Why ‘America First’ still dominates our foreign policy
Whoever doubted “America first” was a winning campaign strategy need only look at the most recent Republican poll numbers. Donald Trump, who’s made the slogan central to his presidential campaign, is trailed by a field of contenders one more nationalist than the other. “We have to put the interests of Americans first,” Vivek Ramaswamy recently responded when asked about U.S. aid for Ukraine.
While his opponents may disagree on Ukraine, Ramaswamy describes a longstanding, if often unspoken, consensus on U.S. foreign policy. Successive Democratic and Republican administrations consistently ignore the effects of their actions abroad for the sake of Americans’ interests at home. The problem with U.S. foreign policy is a profound lack of concern for foreign lives. And at the root of the problem are not just elites or politicians, but all of us.
Time and again, the United States has traded lives at the expense of an ill-defined strategic interest. In 1971, Richard Nixon backed Pakistan’s genocide against Bangladesh, hoping that improved relations with Pakistan would facilitate a rapprochement with China. After 2015, the U.S. armed a brutal Saudi campaign against Yemen with the sole goal of undermining Iranian influence.
Decisionmakers tend to take a very myopic view of their actions. National security analysts today agree that the invasion in Iraq was a strategic mistake: The war has been blamed for a decline in U.S. soft power, a rise in terrorism and the resurgence of Iran. But they largely ignore the estimated 300,000 civilians dead as a result of the U.S. invasion.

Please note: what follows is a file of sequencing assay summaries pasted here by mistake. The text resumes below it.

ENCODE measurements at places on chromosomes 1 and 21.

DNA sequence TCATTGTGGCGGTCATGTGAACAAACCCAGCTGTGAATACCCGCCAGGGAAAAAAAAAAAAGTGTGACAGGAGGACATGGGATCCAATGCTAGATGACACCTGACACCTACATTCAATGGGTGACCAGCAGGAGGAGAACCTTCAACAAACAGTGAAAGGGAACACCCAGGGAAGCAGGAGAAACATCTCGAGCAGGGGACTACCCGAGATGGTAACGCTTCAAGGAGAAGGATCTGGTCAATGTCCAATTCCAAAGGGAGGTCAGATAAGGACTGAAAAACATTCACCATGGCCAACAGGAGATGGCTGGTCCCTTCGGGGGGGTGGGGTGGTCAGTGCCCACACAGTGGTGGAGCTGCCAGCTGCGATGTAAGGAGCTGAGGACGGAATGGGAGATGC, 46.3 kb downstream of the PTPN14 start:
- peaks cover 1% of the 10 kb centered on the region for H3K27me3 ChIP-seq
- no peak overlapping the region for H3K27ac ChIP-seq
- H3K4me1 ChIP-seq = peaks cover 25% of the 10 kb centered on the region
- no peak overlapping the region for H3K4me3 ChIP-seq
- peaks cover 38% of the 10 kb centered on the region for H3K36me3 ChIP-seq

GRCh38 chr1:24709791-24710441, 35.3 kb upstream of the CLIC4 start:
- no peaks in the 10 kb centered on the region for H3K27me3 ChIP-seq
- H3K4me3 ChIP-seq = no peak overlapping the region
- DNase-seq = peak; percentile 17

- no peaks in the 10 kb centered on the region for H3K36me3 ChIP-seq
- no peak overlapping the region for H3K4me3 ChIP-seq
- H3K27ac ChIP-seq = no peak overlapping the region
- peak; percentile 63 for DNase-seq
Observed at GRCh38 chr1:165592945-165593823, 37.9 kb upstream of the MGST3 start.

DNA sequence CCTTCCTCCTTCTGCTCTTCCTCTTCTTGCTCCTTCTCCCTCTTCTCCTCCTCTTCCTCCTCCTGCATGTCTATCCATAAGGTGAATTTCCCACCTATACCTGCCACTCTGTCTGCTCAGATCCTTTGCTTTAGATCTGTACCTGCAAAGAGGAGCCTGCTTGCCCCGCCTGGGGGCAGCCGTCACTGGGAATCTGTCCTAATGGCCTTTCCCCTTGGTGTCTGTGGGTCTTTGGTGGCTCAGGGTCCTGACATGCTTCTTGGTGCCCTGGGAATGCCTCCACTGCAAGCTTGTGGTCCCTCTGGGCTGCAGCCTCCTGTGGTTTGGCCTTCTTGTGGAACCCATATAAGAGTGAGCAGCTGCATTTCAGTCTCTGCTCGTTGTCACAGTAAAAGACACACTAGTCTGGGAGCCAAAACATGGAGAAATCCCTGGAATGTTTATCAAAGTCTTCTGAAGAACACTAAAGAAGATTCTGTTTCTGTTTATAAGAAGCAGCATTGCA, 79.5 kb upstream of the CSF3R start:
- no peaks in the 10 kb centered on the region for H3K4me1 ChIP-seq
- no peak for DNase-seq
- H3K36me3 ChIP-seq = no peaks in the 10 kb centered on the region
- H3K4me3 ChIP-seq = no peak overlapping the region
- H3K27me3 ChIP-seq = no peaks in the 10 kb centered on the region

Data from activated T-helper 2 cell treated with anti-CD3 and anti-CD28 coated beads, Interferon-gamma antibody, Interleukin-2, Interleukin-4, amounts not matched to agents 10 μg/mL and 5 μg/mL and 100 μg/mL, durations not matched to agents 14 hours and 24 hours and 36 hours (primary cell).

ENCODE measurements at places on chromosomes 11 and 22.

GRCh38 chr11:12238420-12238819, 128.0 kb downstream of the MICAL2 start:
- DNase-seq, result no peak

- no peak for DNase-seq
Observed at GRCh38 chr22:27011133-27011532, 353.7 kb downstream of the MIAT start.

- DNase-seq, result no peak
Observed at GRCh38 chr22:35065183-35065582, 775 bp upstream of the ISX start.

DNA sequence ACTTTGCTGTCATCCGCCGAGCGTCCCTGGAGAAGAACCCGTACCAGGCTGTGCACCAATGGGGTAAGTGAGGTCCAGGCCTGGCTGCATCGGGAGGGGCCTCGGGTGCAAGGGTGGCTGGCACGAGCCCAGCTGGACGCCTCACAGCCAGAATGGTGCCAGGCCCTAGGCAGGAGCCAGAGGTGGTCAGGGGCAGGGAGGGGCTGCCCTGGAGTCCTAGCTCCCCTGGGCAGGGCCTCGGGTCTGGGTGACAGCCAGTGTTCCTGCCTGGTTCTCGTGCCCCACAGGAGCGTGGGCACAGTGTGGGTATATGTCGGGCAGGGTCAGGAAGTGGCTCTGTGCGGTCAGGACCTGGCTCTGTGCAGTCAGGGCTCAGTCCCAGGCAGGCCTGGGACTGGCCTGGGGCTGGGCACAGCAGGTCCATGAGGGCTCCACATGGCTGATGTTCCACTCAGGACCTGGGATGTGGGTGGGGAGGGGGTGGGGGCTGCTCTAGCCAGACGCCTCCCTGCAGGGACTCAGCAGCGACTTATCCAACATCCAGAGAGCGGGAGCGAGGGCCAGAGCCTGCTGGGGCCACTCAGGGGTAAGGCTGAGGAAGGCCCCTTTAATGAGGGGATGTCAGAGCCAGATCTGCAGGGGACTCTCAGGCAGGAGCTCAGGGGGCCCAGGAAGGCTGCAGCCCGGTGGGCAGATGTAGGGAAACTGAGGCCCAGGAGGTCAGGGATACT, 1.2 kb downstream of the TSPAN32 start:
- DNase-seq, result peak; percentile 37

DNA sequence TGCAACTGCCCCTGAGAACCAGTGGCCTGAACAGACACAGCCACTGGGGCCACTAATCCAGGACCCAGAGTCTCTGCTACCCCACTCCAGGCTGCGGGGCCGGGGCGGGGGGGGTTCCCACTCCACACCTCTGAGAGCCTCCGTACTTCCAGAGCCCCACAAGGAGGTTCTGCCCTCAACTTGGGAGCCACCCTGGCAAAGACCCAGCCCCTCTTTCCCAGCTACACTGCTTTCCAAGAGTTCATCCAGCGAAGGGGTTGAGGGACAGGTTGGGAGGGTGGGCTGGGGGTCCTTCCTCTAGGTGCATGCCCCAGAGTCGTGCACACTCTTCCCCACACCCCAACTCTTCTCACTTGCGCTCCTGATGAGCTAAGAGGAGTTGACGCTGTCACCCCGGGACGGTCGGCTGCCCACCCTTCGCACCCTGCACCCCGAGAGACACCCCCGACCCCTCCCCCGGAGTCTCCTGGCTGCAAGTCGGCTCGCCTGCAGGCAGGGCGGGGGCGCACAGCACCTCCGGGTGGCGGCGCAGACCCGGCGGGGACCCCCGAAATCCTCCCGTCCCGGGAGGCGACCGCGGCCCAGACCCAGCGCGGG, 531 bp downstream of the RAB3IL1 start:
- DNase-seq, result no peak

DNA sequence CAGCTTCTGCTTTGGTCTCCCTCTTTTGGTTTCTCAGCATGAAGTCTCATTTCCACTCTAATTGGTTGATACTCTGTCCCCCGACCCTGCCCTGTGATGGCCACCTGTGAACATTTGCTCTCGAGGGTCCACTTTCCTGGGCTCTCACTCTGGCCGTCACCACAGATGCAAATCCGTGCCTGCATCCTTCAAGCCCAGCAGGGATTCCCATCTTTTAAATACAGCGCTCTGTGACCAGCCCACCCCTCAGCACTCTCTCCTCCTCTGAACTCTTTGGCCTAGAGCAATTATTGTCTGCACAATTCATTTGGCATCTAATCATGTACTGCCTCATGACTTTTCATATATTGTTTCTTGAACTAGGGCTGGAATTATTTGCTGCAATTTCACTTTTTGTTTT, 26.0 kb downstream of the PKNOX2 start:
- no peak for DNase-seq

Policymakers seem to deem civilian lives worthy only as a means to an end. Three years into the Iraq war, American generals outlined a new strategy to counter the threat of insurgency by better ensuring civilian security. Yet nowhere in the 250-page white paper was there a moral argument for this shift. The authors of the report worried only that collateral damage would “erode popular support and fuel insurgent propaganda.”
America’s arithmetic of human life is deeply skewed toward its own kind. After the heinous attacks on 9/11, George W. Bush infamously declared a war on terror in defense of the national homeland. As many as 4.5 million people have died as a result of this war. The number of American lives saved? Likely a few hundred at most. Even if the war on terror had prevented another 9/11 every year, the number of foreign lives lost would still exceed that of Americans saved by two orders of magnitude.
A failure of empathy
So why does American foreign policy so utterly disregard foreign lives? Many on the left blame insidious incentives that distort democratic decisionmaking over U.S. foreign policy. On this account, America’s wars are the making of a ravenous military industrial complex that perpetuates conflict for financial gain. Others blame diaspora lobbies or power-hungry individuals with outsized influence over the political process.